Sunday, 21 August 2011

What is blood?

Blood is the red coloured fluid that flows continuously in a human being's circulatory system. Blood comprises more than 8% of the body weight of a healthy individual. On an average, every adult person has about 5 - 6 litres of blood.
The major component of blood is a fluid called plasma in which are suspended cellular elements. These are Red Blood Cells or RBC's, White Blood Cells or WBC's and tiny platelets.

Blood components, and what they do
Plasma acts as a vehicle to carry many substances like glucose, fats, and proteins, enzymes, and hormones etc., in addition to the blood cells. 

Plasma has protein components called albumin, globulin and fibrinogen. Broadly speaking, albumin maintains the structural balance of blood, globulin builds resistance to bacterial infections, fibrinogen helps blood coagulate. 

Red Cells carry oxygen from the lungs to various body tissues and take back carbon dioxide from the cells and tissues which the body gets rid of as exhaled air.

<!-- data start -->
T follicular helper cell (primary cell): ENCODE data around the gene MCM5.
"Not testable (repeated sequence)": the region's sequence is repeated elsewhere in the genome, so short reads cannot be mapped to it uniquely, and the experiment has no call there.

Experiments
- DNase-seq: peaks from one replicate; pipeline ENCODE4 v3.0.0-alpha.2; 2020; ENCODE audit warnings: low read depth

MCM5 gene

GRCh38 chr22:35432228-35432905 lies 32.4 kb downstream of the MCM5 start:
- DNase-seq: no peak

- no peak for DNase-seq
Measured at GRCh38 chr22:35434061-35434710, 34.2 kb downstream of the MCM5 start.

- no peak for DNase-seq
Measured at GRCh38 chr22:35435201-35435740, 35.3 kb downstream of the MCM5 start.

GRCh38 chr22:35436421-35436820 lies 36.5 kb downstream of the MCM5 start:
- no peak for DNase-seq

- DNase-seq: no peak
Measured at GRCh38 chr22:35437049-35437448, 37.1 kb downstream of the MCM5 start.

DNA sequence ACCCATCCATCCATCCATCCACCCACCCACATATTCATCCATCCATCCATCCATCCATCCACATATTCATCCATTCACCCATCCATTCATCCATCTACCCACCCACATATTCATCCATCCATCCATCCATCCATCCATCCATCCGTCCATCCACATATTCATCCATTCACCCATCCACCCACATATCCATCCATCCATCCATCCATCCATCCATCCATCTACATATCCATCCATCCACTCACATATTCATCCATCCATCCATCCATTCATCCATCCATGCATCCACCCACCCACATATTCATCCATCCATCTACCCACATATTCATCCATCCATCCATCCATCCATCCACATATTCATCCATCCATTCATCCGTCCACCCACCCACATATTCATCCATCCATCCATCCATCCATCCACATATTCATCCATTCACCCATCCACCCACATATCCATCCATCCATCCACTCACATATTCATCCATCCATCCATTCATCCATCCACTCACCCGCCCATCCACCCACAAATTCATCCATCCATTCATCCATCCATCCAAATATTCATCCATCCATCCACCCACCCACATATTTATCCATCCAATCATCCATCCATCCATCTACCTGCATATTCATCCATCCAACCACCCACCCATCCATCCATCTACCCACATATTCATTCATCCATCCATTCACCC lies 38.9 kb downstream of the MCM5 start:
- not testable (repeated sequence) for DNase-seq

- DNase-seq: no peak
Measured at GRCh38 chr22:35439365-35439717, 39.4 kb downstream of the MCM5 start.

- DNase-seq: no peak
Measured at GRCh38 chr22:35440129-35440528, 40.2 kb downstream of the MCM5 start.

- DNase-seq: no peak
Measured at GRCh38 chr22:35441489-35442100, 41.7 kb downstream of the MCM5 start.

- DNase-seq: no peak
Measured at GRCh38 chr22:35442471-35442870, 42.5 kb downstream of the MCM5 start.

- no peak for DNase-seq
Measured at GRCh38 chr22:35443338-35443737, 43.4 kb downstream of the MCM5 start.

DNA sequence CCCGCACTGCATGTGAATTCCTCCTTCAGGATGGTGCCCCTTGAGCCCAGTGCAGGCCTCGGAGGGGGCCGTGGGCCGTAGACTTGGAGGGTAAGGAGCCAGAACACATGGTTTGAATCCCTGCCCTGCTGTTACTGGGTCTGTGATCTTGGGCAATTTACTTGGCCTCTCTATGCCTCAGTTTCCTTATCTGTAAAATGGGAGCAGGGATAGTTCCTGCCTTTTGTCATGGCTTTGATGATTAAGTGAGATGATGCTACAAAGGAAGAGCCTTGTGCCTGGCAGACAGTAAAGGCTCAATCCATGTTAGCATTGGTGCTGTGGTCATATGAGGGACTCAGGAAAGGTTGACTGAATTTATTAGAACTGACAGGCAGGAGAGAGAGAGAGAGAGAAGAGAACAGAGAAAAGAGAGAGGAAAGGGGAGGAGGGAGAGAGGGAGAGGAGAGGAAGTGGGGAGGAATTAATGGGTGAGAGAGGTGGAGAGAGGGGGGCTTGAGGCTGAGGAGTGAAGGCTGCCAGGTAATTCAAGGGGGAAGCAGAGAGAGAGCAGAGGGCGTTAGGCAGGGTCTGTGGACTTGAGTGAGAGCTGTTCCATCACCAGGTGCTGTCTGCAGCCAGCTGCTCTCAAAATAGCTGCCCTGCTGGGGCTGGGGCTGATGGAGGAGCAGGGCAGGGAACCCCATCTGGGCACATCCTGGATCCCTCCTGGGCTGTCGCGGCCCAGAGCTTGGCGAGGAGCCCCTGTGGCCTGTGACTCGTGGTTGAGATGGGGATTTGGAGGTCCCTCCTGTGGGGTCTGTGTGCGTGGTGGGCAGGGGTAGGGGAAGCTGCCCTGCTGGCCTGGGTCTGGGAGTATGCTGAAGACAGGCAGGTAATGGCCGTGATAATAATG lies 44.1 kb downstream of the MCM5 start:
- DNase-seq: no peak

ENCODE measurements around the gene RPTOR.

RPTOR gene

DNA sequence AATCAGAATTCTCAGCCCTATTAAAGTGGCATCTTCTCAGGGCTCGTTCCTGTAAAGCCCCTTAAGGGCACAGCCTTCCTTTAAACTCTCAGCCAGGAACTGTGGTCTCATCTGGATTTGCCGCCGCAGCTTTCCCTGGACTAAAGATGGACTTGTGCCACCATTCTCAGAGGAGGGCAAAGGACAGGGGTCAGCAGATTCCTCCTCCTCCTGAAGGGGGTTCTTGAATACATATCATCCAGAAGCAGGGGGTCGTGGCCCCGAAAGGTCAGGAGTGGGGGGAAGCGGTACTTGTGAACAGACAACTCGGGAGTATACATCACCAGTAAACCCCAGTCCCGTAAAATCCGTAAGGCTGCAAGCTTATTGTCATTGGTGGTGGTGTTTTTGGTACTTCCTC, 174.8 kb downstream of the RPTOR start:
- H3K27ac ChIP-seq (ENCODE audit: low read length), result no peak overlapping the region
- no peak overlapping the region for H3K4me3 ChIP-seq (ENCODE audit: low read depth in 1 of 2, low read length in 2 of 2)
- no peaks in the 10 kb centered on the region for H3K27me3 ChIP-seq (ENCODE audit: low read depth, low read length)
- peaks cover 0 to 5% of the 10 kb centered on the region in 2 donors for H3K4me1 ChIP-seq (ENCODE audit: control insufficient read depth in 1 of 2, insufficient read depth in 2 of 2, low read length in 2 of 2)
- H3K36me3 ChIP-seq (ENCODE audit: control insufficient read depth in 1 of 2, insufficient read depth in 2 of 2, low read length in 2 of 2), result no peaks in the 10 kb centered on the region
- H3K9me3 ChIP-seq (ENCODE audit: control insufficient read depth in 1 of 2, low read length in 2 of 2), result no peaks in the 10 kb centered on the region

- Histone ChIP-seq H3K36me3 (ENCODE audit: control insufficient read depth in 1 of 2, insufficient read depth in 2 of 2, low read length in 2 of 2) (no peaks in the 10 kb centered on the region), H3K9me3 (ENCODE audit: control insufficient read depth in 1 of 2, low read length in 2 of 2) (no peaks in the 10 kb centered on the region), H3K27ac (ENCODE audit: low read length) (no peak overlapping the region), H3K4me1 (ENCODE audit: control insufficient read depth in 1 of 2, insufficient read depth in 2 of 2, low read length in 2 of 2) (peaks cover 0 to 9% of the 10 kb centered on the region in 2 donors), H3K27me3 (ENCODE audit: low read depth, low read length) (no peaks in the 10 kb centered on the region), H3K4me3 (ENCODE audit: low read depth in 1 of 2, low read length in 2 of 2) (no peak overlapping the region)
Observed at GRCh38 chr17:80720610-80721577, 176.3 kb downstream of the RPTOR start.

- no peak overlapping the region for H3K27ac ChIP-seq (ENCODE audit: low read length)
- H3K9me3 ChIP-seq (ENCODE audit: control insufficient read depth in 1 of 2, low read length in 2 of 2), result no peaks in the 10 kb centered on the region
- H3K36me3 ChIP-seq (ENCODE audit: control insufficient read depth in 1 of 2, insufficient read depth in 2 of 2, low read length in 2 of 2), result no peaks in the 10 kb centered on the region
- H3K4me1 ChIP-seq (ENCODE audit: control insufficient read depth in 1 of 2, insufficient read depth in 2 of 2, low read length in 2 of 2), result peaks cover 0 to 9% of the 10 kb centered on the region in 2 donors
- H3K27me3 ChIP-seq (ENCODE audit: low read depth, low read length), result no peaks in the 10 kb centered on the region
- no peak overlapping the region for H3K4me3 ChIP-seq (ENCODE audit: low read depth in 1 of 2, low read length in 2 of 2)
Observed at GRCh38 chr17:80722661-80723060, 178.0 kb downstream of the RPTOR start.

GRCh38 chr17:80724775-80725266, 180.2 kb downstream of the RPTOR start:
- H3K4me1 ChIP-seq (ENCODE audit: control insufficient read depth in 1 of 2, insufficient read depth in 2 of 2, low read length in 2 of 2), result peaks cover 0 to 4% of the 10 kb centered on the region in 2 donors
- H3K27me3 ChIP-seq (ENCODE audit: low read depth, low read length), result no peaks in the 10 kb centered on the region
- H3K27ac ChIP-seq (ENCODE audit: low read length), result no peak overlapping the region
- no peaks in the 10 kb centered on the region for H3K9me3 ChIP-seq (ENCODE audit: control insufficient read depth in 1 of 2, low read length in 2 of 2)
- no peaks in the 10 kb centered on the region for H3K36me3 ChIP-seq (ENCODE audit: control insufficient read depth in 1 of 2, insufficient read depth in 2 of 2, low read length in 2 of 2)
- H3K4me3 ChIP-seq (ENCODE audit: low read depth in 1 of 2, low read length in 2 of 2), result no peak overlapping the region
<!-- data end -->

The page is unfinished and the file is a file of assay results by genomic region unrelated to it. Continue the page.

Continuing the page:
The basic substance of red cells is iron and protein, known as haemoglobin. The haemoglobin count is an indicator of the health of blood. On an average, a healthy male should have 14 - 16 gm per 100 millilitre and in a female around 12 - 14 gm per 100 millilitre. 

White cells act mainly as body scavengers and guards. They help in the immune system of the body and act as defense forces of the body, killing bacteria or any other organisms entering the body.
Platelets help in the clotting and coagulation of blood. They also repair the tiny blood vessels in the body which crack under pressure, thereby preventing haemorrhages under the skin. 

Eat the right foods for healthy blood
Blood keeps itself healthy by removing disease carrying organisms and regenerating itself, but the right nutrition plays a big role in vitality.
Blood needs an intake of 1 mg to 1.5 mg iron per day, which is met by most balanced diets. Other essential factors for red cells are present in all types of green vegetables, fruits like guava, apple, fig, and in fish, meat and eggs 

There is no SUBSTITUTE FOR BLOOD! Despite all medical advances, we have found no way of duplicating it except in our own bodies.

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